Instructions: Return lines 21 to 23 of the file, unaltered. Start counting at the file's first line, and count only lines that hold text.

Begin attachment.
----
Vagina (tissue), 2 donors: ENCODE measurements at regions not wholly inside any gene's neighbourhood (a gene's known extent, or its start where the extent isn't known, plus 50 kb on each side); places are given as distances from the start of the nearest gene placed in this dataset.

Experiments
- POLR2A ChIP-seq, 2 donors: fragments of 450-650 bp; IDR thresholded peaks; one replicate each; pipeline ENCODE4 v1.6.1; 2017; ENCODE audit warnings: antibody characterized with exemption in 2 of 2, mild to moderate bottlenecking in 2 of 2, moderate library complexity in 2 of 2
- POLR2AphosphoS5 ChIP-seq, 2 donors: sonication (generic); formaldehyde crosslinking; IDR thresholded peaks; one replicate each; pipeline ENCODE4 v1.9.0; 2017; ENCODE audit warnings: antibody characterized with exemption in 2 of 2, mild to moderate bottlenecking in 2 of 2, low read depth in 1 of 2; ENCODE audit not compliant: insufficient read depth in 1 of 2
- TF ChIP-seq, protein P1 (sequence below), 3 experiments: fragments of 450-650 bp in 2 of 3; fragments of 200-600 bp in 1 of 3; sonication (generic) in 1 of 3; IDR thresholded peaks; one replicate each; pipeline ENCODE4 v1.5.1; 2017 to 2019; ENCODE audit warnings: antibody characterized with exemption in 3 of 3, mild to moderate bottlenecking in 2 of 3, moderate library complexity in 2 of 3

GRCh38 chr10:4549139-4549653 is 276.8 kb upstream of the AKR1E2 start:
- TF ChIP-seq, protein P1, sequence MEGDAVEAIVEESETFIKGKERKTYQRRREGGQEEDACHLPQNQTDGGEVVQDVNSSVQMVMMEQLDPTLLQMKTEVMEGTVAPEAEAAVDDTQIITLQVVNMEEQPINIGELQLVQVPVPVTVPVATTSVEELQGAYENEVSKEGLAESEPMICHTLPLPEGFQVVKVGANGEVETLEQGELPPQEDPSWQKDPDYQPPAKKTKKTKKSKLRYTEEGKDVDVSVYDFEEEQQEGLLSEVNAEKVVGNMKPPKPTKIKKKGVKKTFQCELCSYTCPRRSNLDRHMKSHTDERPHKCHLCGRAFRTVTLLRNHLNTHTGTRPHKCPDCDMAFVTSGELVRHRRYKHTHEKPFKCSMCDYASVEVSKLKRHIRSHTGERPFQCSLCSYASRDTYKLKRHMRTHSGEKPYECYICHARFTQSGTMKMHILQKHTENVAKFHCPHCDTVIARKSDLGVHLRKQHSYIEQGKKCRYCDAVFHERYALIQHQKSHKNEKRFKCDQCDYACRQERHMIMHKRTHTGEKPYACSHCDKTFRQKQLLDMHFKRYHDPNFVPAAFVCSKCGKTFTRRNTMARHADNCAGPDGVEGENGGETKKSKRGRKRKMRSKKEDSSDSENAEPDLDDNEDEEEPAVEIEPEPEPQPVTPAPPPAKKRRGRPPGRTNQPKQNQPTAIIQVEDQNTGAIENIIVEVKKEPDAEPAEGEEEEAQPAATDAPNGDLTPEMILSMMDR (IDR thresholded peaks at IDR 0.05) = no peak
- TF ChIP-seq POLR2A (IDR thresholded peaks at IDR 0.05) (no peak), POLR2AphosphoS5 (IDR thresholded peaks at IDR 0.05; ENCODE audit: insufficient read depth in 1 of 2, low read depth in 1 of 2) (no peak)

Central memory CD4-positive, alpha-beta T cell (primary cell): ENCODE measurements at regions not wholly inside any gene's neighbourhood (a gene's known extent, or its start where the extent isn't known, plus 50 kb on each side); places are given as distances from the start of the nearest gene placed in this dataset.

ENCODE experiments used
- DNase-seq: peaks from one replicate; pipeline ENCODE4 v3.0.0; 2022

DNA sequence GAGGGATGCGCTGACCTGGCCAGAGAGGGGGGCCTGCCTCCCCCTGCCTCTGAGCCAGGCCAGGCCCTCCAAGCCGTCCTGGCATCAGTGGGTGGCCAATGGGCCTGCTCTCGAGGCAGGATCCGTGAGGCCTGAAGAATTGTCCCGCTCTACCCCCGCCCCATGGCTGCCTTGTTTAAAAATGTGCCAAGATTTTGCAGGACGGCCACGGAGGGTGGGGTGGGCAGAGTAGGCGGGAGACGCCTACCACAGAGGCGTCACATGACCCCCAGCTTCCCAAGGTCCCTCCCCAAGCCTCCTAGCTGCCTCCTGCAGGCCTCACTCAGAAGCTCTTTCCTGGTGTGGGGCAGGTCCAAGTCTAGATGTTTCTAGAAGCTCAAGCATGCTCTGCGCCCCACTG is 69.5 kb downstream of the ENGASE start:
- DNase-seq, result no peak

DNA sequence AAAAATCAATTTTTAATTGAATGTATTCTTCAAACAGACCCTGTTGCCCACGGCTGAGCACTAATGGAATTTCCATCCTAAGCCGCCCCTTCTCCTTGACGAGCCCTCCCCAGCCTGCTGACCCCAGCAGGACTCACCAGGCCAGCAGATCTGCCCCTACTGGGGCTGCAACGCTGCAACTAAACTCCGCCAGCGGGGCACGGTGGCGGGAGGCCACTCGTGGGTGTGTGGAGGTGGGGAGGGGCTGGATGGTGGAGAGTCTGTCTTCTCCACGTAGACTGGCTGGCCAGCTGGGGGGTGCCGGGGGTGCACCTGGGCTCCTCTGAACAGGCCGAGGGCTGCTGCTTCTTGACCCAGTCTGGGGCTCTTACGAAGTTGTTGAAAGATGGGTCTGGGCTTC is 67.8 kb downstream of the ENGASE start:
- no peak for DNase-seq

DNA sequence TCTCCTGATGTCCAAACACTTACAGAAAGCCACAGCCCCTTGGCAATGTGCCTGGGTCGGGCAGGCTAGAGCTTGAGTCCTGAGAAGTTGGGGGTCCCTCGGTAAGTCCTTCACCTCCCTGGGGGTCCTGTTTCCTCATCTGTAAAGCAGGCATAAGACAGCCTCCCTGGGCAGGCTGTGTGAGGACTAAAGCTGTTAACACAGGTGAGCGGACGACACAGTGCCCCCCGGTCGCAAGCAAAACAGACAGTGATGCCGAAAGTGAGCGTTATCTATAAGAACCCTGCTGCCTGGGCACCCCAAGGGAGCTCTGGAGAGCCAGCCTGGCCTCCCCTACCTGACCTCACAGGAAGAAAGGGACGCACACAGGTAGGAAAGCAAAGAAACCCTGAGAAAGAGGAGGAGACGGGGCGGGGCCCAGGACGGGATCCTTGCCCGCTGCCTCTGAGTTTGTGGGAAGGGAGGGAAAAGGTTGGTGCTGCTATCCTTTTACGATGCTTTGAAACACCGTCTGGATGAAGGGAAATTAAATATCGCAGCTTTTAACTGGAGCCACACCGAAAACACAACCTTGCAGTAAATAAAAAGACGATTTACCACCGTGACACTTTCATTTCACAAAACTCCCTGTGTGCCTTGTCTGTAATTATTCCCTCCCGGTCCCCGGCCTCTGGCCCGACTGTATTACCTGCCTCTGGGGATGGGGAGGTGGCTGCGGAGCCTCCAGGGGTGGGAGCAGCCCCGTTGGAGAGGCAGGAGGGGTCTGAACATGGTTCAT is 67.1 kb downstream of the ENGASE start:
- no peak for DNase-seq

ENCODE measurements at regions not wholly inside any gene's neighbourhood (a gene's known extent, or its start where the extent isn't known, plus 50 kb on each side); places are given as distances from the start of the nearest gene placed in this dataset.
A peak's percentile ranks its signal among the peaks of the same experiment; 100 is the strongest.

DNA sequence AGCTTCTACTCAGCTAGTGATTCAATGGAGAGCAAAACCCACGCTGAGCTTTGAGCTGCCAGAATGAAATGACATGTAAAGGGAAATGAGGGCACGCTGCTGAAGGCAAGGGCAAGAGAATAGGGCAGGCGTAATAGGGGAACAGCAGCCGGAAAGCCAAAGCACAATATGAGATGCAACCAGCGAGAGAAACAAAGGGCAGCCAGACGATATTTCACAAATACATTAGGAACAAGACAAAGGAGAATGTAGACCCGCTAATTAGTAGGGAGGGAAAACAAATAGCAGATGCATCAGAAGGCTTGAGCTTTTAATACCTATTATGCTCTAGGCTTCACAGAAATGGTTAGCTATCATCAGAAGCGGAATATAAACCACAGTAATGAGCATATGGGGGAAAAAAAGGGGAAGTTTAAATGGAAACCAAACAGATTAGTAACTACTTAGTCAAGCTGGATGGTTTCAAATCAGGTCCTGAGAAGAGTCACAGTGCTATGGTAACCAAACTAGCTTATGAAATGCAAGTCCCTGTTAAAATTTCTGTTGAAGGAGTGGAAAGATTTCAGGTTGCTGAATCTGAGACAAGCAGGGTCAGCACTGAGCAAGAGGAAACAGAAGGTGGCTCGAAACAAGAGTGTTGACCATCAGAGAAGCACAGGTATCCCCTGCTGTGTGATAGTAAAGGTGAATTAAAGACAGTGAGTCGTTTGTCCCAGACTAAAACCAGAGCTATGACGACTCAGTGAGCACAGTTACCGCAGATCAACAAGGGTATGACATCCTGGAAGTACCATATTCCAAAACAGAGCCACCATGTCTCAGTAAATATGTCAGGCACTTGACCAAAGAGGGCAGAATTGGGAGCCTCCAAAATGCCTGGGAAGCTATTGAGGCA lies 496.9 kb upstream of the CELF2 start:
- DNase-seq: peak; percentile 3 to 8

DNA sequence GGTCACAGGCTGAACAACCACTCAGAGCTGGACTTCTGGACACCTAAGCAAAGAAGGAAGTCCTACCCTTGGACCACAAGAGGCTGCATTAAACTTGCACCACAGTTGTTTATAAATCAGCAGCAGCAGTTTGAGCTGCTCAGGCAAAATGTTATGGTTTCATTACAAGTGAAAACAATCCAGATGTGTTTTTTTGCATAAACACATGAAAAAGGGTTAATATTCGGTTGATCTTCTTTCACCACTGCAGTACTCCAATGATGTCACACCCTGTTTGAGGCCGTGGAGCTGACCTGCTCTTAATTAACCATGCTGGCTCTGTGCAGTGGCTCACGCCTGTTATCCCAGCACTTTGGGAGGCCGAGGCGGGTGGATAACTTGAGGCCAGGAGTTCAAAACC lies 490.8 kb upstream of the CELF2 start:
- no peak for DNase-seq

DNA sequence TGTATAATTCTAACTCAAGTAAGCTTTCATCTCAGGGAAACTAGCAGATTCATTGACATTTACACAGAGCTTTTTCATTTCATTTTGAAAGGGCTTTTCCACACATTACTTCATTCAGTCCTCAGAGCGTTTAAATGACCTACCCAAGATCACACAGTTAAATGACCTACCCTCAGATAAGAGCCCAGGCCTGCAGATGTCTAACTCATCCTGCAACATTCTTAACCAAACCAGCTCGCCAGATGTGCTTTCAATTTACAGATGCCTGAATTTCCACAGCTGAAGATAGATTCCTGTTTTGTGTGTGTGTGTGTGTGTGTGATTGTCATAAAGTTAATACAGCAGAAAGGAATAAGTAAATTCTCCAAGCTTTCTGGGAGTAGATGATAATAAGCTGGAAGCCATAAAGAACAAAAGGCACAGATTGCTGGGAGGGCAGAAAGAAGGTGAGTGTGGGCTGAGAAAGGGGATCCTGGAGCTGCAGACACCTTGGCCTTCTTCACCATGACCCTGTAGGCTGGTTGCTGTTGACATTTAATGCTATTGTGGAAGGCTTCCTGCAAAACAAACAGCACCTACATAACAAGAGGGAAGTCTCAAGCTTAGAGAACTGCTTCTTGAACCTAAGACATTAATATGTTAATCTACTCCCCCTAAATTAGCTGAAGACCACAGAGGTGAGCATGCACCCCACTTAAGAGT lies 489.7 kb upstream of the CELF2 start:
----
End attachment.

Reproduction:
- DNase-seq: peak; percentile 3 to 8

DNA sequence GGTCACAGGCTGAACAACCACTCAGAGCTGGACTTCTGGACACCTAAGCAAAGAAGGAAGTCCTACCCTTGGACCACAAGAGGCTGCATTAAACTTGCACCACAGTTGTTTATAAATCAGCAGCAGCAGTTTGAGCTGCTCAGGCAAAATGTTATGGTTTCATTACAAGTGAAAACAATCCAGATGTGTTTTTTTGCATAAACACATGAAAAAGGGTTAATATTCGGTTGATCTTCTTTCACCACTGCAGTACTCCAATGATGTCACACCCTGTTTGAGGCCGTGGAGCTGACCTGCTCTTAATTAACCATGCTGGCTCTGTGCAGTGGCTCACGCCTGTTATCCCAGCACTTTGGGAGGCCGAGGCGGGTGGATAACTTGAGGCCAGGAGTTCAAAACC lies 490.8 kb upstream of the CELF2 start:
- no peak for DNase-seq